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Sustaining whole-of-institution momentum for challenges, changes, and opportunities

Wednesday 3 July: Conference day one, 3:00pm – 3:30pm parallel session



Room 2 – 303-G14, Sem



Dr Katrina Strampel
Edith Cowan University, Australia

Professor Angela Hill
Edith Cowan University, Australia



Constructive higher education leadership supports effective change management as well as successful and sustained implementation (Scott, Coates, & Anderson, 2008). The purpose of academic leadership is to ‘promote the conditions that enable high quality teaching [by raising] the awareness of colleagues so that they work together to deliver visible improvements to the student experience’ (McInnis, Ramsden, & Maconachie, 2012, p. 9). The development and support of leaders of learning and teaching is thus critical to ensuring positive impact on student learning (Bosanquet, Cameron, Marshall, & Orrel, 2009). Sustaining whole-of institution momentum requires a multi-pronged approach to leadership and academic development.

This presentation shares a networked developmental leadership approach that facilitates a project planning strategy to support high quality teaching through academic development and implementation of policy requirements.  Led by the Pro-Vice-Chancellor Education, the Associate Deans Teaching and Learning (ADTLs) join with leaders in the professional services to engage in structured learning and sharing. This networked community plays a key role in devising, consulting, and implementing strategic change. To ensure consistent approaches to implement change across the university, the ADTLs engage with the Centre for Learning and Teaching (CLT) in a project planning process whereby Learning Designers, Academic Developers, Learning Consultants, and Learning Technology Officers support identified projects within Schools.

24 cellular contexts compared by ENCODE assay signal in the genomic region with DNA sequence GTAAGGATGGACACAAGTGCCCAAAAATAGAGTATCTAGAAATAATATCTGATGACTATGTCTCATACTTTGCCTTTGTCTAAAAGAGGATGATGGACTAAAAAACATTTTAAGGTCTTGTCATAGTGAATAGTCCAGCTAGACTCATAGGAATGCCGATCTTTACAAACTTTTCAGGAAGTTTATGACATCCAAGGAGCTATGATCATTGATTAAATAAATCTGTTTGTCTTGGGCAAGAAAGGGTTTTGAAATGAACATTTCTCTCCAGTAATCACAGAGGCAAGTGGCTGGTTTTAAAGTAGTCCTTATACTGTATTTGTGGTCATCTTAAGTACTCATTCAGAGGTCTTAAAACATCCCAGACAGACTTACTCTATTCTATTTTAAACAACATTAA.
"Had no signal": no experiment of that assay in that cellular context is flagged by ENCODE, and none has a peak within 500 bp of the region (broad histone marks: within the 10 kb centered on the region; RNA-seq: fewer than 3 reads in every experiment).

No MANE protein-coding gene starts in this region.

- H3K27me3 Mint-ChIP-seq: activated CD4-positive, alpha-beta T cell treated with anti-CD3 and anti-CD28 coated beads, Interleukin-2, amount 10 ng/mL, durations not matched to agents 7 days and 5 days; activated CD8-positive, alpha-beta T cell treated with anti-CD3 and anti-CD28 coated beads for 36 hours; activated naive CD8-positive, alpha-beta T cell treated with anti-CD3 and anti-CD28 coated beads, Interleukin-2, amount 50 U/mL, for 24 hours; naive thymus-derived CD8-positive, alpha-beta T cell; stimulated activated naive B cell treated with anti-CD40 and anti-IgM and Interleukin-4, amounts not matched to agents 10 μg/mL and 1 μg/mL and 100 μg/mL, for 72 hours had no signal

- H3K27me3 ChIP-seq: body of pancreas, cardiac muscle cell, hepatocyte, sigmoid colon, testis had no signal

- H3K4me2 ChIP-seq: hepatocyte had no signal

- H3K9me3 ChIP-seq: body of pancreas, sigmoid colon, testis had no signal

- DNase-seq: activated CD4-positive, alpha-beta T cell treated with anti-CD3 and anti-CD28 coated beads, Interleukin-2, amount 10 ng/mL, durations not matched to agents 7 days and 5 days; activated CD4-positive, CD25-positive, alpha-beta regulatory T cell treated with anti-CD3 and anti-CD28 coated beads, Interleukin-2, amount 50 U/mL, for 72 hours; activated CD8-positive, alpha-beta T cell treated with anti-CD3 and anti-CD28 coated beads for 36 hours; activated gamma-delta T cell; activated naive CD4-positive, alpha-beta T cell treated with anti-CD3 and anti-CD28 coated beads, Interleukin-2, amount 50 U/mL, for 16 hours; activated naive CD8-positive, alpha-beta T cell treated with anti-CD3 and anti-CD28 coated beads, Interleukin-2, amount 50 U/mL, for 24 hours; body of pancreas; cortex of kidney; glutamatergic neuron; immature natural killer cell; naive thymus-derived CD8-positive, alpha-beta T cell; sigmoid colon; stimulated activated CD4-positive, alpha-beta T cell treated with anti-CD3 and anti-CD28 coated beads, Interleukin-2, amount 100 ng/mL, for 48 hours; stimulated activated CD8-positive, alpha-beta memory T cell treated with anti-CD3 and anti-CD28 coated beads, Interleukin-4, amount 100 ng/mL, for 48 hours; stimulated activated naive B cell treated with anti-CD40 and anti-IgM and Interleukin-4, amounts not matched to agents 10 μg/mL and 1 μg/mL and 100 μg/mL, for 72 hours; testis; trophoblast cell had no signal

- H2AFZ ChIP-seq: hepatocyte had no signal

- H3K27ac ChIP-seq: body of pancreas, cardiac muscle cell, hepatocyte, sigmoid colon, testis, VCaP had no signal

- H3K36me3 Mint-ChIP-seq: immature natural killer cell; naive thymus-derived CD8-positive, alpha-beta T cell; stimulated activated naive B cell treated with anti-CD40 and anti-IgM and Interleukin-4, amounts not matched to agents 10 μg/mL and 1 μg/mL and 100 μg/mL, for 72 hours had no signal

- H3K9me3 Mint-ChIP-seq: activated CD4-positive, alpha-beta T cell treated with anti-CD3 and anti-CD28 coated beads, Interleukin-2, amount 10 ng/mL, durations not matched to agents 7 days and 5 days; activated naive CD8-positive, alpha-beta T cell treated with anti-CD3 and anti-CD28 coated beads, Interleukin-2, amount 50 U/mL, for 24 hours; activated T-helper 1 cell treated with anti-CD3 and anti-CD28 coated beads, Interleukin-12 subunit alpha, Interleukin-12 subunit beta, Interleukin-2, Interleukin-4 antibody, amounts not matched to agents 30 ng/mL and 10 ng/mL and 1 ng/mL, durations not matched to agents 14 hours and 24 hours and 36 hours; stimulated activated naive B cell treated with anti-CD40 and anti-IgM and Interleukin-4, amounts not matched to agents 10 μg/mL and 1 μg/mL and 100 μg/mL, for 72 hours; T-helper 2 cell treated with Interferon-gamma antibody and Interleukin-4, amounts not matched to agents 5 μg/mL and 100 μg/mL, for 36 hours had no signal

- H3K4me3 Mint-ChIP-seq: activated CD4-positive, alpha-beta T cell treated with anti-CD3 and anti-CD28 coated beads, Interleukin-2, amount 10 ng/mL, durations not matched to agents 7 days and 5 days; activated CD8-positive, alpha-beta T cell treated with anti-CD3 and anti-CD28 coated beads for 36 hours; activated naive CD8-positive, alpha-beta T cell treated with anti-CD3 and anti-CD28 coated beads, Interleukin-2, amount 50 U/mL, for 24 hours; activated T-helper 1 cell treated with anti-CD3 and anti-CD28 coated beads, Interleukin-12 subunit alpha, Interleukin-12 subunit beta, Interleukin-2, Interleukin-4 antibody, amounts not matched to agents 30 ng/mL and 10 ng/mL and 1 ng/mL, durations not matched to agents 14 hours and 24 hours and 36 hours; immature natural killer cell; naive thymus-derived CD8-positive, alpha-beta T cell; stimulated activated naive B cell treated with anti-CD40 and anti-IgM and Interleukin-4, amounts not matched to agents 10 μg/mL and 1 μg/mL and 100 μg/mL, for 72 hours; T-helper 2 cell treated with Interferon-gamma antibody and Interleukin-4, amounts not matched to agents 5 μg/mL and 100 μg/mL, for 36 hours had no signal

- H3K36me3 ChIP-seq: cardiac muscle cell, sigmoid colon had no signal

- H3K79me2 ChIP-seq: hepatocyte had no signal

The networked leadership approach and the project planning strategy have been evaluated at various stages of implementation through benchmarking activities and feedback from critical friends. Success of the initiatives is evidenced by a 13% difference between 2016 and 2018 in the teaching category of the Staff Engagement Survey: ‘I am given enough support to achieve my teaching goals’ (Staff Engagement Survey by the Voice Project). Furthermore, ADTLs, CLT staff, and professional services leaders report a more structured, cohesive, and consistent approach to supporting academic staff to implement change.


Presentation topic

Academics – Leadership

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